4.2.5 Statistical significance.

4.2.6 Comparing Sharpe, Treynor and Jensen.

4.2.7 Generalizing the Jensen alpha and the Treynor ratio.

4.3 M2, M3 and Graham–Harvey.

4.3.1 The M2 performance measure.

4.3.2 GH1 and GH2.

4.4 Performance measures based on downside risk.

4.4.1 The Sortino ratio.

4.4.2 The upside potential ratio.

4.4.3 The Sterling and Burke ratios.

4.4.4 Return on VaR (RoVaR).

4.5 Conclusions.

5 Databases, Indices and Benchmarks.

5.1 Hedge fund databases.

5.2 The various biases in hedge fund databases.

5.2.1 Self-selection bias.

5.2.2 Database/sample selection bias.

5.2.3 Survivorship bias.

5.2.4 Backfill or instant history bias.

5.2.5 Infrequent pricing and illiquidity bias.

5.3 From databases to indices.

5.3.1 Index construction.

5.3.2 The various indices available and their differences.

5.3.3 Different indices–different returns.

5.3.4 Towards pure hedge fund indices.

5.4 From indices to benchmarks.

5.4.1 Absolute benchmarks and peer groups.

5.4.2 The need for true benchmarks.


6 Covariance and Correlation.

6.1 Scatter plots.

6.2 Covariance and correlation.

6.2.1 Definitions.

6.2.2 Another interpretation of correlation.

6.2.3 The Spearman rank correlation.

6.3 The geometry of correlation and diversification.

6.4 Why correlation may lead to wrong conclusions.

6.4.1 Correlation does not mean causation.

6.4.2 Correlation only measures linear relationships.

6.4.3 Correlations may be spurious.

6.4.4 Correlation is not resistant to outliers.

6.4.5 Correlation is limited to two variables.

6.5 The question of statistical significance.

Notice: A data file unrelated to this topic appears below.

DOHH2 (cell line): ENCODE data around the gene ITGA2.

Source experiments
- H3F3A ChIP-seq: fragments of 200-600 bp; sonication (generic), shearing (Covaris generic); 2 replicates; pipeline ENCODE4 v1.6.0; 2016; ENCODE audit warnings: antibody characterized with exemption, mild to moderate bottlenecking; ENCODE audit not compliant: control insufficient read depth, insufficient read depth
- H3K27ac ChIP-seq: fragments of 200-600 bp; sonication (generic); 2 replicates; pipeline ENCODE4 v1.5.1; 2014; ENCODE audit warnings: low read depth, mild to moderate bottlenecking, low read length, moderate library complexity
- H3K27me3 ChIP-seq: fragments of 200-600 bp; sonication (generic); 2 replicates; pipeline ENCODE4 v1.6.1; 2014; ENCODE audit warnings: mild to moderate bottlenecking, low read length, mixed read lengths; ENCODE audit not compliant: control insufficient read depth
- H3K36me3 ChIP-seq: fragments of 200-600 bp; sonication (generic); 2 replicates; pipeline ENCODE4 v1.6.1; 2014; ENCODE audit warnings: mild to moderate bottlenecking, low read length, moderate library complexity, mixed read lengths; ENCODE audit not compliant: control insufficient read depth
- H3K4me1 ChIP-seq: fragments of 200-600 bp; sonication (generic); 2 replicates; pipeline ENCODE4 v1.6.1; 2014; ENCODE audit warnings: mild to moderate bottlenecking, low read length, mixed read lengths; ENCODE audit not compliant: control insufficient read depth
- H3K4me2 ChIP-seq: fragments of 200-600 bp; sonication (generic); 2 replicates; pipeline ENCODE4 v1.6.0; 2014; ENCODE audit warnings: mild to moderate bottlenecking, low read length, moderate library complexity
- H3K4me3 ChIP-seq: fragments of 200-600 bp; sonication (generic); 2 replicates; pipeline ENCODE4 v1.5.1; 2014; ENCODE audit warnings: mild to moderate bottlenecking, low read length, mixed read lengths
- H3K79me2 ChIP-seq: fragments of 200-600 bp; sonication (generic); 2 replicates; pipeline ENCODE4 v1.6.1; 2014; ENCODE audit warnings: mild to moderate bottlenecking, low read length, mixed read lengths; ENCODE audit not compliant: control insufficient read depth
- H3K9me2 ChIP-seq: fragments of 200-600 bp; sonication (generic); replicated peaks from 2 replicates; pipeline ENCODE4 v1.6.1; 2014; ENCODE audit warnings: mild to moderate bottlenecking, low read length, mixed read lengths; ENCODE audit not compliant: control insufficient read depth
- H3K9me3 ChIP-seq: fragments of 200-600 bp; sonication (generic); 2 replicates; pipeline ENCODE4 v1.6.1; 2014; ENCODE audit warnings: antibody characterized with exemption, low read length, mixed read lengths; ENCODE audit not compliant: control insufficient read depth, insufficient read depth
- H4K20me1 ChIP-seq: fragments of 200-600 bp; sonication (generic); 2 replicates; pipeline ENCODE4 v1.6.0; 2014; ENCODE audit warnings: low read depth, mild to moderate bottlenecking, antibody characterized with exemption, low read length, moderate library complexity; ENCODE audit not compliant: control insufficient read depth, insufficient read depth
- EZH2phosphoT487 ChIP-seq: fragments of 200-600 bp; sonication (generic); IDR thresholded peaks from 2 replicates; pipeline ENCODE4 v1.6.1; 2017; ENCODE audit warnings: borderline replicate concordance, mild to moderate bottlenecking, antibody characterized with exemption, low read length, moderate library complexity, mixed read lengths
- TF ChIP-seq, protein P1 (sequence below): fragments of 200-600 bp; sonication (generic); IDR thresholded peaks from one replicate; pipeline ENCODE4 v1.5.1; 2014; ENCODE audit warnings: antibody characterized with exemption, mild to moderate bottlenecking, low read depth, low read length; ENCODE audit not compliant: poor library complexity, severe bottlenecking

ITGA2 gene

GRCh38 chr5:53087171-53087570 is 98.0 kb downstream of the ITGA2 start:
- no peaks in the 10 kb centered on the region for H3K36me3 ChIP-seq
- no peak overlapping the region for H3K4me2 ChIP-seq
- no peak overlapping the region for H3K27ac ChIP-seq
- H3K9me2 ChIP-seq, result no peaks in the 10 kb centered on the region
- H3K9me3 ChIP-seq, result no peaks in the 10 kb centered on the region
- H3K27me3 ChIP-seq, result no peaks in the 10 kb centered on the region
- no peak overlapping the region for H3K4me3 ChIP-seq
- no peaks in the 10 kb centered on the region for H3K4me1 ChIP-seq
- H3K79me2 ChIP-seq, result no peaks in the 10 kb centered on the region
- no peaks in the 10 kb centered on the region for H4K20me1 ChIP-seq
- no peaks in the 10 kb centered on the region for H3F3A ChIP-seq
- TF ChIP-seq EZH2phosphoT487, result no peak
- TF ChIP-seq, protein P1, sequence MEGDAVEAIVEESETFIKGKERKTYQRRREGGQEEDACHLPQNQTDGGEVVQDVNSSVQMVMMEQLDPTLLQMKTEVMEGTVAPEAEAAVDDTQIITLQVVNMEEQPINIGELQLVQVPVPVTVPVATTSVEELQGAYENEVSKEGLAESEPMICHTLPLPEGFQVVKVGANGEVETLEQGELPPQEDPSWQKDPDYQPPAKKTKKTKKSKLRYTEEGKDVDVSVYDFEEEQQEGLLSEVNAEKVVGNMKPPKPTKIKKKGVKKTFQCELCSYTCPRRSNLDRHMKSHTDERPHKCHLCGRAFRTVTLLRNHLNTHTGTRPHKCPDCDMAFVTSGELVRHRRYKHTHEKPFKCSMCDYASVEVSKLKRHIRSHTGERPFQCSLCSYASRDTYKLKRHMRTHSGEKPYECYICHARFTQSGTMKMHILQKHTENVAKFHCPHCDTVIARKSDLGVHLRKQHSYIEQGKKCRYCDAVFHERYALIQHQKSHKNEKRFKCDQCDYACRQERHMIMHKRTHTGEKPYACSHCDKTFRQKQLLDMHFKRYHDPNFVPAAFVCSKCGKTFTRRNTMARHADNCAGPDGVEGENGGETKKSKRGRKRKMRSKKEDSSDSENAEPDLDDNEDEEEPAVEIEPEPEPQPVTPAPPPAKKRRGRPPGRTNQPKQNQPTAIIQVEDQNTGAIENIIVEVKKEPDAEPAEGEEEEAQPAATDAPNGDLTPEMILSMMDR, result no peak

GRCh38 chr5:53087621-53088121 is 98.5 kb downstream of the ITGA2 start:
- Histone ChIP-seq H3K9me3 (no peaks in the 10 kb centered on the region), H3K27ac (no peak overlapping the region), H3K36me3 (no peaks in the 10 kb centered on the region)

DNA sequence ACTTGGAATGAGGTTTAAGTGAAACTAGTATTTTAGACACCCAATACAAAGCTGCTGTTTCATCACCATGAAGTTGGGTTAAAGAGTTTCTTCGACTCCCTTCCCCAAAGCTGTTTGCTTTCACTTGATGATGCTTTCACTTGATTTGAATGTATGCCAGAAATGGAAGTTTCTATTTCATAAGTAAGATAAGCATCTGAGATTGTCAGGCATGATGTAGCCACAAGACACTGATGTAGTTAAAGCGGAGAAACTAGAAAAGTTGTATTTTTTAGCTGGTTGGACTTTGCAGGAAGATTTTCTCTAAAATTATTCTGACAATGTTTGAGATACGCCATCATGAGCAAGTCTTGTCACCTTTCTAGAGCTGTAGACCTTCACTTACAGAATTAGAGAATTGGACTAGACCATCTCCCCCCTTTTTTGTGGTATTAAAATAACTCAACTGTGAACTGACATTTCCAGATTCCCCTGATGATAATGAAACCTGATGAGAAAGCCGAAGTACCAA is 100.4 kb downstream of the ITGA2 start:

6.5.1 Sample versus population.

6.5.2 Building the confidence interval for a correlation.

6.5.3 Correlation differences.

6.5.4 Correlation when heteroscedasticity is present.

7 Regression Analysis.

7.1 Simple linear regression.

7.1.1 Reality versus estimation.

7.1.2 The regression line in a perfect world.

7.1.3 Estimating the regression line.

7.1.4 Illustration of regression analysis: Andor Technology.

7.1.5 Measuring the quality of a regression: multiple R, R2, ANOVA and p-values.

7.1.6 Testing the regression coefficients.

7.1.7 Reconsidering Andor Technology.

7.1.8 Simple linear regression as a predictive model.

7.2 Multiple linear regression.

7.2.1 Multiple regression.

7.2.2 Illustration: analyzing the Grossman Currency Fund.

7.3 The dangers of model specification.

7.3.1 The omitted variable bias.

7.3.2 Extraneous variables.

7.3.3 Multi-collinearity.

7.3.4 Heteroscedasticity.

7.3.5 Serial correlation.

7.4 Alternative regression approaches.

7.4.1 Non-linear regression.

7.4.2 Transformations.

7.4.3 Stepwise regression and automatic selection procedures.

7.4.4 Non-parametric regression.

8 Asset Pricing Models.